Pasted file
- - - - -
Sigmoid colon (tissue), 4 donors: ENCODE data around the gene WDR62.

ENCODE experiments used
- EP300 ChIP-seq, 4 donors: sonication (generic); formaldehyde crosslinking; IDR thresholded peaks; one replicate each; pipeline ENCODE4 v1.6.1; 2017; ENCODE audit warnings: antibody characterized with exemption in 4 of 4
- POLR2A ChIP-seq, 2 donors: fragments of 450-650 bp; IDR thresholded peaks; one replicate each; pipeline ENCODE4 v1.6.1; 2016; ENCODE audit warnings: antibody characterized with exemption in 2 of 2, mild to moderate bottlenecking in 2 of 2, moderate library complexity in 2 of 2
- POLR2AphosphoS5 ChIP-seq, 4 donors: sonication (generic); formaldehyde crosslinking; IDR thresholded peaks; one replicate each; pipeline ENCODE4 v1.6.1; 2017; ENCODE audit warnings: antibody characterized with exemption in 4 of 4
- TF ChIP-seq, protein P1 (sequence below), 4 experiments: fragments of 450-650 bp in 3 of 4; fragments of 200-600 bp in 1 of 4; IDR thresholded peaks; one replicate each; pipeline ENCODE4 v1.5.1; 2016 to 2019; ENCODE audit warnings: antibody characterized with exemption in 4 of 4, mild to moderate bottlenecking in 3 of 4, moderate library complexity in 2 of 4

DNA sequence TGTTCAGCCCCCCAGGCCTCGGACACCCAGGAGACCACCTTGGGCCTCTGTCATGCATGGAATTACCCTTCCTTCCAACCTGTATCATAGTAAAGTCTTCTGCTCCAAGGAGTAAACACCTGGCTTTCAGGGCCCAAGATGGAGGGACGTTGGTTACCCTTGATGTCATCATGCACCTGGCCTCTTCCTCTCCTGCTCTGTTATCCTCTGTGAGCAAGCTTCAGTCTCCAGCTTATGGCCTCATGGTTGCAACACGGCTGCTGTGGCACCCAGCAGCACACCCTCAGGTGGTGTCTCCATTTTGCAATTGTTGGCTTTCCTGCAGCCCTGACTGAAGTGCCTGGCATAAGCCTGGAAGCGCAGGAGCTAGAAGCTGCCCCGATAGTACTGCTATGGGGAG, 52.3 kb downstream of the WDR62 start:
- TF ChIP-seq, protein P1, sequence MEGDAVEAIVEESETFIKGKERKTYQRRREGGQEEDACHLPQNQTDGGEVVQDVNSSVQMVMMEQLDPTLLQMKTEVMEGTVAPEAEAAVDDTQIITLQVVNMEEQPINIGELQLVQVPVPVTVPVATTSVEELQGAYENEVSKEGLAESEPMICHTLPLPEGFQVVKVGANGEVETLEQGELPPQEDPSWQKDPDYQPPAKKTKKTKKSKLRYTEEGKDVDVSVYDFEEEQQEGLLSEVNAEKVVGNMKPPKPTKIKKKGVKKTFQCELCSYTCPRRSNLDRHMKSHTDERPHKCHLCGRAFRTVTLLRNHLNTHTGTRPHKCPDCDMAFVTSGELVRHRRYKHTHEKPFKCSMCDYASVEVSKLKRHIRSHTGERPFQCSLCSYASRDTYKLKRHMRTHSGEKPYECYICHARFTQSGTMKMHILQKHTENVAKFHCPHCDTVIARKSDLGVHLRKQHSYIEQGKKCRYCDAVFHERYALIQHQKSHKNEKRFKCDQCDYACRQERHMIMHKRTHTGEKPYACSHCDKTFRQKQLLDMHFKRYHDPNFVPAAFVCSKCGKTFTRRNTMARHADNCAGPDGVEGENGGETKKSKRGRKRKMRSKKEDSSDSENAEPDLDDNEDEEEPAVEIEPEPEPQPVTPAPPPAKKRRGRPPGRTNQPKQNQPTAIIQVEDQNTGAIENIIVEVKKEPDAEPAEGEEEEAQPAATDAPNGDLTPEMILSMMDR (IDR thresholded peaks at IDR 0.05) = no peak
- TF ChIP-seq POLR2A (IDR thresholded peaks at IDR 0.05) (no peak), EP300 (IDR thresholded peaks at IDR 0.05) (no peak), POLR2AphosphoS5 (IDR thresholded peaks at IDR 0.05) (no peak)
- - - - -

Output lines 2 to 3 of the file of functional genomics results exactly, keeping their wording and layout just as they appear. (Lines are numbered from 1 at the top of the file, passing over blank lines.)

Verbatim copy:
ENCODE experiments used
- EP300 ChIP-seq, 4 donors: sonication (generic); formaldehyde crosslinking; IDR thresholded peaks; one replicate each; pipeline ENCODE4 v1.6.1; 2017; ENCODE audit warnings: antibody characterized with exemption in 4 of 4